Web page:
There were 190,980 residential property transactions in March, a rise of 102.3% on the same time last year, according to seasonally-adjusted estimates
The number of residential property sales registered in March was 32.2% higher than the previous month as buyers tried to beat the expected end of the stamp duty holiday, figures from HM Revenue & Customs reveal.
The total for March was also double the figure for the same month last year, during which the UK entered its first lockdown.
According to the official seasonally-adjusted estimates, there were 190,980 residential property transactions in March, a rise of 102.3% on the same time last year.
There were 12,530 non residential sales in March, which was 53% higher than a year earlier and 24.5% higher than February 2021.
On a non-seasonally adjusted basis, there were 180,960 residential sales, which was 107.9% higher than a year ago and 49.6% higher than February.
Coventry head of intermediary relationships Jonathan Stinton says: These figures show that it’s still full steam ahead for brokers and the property market. It’s clear that the extension of the stamp duty holiday has added fuel to keep the train moving in March, and it’s on track for a great April too with plenty of demand across the board.
Phoebus Software sales and marketing director Richard Pike says: Looking at the March figures from HMRC this morning we can see how the first lockdown in March 2020 was already affecting the housing market. Even as we prepared for the original end to the stamp duty holiday this year the non-seasonally adjusted estimate is more than double that in March last year.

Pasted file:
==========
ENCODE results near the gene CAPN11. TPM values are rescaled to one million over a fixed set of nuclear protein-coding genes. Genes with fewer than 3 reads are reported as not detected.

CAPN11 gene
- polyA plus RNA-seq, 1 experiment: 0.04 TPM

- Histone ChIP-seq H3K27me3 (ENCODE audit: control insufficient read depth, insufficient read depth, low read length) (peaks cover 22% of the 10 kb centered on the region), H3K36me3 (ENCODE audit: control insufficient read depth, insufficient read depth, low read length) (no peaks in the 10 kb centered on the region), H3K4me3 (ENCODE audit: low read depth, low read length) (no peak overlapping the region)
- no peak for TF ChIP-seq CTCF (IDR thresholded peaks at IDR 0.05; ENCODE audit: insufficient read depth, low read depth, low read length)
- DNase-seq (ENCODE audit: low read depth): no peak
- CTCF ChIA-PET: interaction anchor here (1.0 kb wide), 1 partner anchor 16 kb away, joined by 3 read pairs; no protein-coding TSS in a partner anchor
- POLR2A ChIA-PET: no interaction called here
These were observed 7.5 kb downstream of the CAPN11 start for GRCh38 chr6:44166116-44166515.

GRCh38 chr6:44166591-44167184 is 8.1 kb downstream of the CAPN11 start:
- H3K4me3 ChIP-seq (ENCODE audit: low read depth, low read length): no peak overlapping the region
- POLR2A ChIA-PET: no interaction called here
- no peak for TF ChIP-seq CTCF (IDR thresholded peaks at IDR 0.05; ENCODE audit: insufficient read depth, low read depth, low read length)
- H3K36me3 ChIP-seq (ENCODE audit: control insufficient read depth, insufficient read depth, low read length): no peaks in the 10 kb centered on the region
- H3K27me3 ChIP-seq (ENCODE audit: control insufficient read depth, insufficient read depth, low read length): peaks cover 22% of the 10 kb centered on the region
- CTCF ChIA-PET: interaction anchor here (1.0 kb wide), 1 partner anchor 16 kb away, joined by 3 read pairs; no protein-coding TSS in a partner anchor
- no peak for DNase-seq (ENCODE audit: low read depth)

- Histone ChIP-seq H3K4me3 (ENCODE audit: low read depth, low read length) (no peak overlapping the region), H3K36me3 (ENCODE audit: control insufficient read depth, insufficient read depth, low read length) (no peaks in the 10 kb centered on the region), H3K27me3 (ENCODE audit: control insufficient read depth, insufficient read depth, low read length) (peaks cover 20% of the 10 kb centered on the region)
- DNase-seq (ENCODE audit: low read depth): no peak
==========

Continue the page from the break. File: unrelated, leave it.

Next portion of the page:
It’s quite a staggering statistic and the disparity is set to continue. It is definitely a case of comparing apples with oranges. In fact, when comparing 2021 transactions to 2020, the divide is only going to get wider in the coming months, he says.
So perhaps we should be looking forward instead. With the Mortgage Guarantee Scheme now up and running and lenders committing to 95% mortgages, we will see the first-time buyer market grow. However, lenders still see these small deposit mortgages as more risky and the interest rates being quoted reflect this, Pike says.
More2life chief executive Dave Harris says: Today’s findings demonstrate the resilience of the UK housing market. Some of the activity in March will no doubt have been fuelled by the ‘race for space’ as homebuyers increasingly prioritise home offices and gardens over the convenience of access to the city centre, but the chancellor’s extension of the stamp duty holiday will have fuelled buyer appetite as well.
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